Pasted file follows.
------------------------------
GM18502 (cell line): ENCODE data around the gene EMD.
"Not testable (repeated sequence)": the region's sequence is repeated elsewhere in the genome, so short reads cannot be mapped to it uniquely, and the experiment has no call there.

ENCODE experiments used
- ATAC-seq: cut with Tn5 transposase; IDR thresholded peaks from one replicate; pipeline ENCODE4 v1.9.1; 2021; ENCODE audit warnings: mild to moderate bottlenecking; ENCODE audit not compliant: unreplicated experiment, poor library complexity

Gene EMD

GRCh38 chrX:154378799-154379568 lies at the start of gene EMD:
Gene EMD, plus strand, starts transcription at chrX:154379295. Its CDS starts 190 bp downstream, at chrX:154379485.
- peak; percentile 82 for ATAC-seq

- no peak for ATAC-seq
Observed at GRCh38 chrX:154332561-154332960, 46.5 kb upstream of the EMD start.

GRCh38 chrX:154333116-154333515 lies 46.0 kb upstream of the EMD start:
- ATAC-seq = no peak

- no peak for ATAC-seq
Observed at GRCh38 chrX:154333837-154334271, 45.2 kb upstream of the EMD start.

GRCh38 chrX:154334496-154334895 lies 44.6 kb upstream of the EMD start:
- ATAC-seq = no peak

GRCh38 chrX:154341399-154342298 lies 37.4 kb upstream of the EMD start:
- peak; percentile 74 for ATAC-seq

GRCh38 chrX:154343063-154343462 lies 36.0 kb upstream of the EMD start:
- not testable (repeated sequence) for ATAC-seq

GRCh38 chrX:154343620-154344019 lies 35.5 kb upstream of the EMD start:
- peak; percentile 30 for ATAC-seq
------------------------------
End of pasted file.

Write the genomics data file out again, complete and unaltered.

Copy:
GM18502 (cell line): ENCODE data around the gene EMD.
"Not testable (repeated sequence)": the region's sequence is repeated elsewhere in the genome, so short reads cannot be mapped to it uniquely, and the experiment has no call there.

ENCODE experiments used
- ATAC-seq: cut with Tn5 transposase; IDR thresholded peaks from one replicate; pipeline ENCODE4 v1.9.1; 2021; ENCODE audit warnings: mild to moderate bottlenecking; ENCODE audit not compliant: unreplicated experiment, poor library complexity

Gene EMD

GRCh38 chrX:154378799-154379568 lies at the start of gene EMD:
Gene EMD, plus strand, starts transcription at chrX:154379295. Its CDS starts 190 bp downstream, at chrX:154379485.
- peak; percentile 82 for ATAC-seq

- no peak for ATAC-seq
Observed at GRCh38 chrX:154332561-154332960, 46.5 kb upstream of the EMD start.

GRCh38 chrX:154333116-154333515 lies 46.0 kb upstream of the EMD start:
- ATAC-seq = no peak

- no peak for ATAC-seq
Observed at GRCh38 chrX:154333837-154334271, 45.2 kb upstream of the EMD start.

GRCh38 chrX:154334496-154334895 lies 44.6 kb upstream of the EMD start:
- ATAC-seq = no peak

GRCh38 chrX:154341399-154342298 lies 37.4 kb upstream of the EMD start:
- peak; percentile 74 for ATAC-seq

GRCh38 chrX:154343063-154343462 lies 36.0 kb upstream of the EMD start:
- not testable (repeated sequence) for ATAC-seq

GRCh38 chrX:154343620-154344019 lies 35.5 kb upstream of the EMD start:
- peak; percentile 30 for ATAC-seq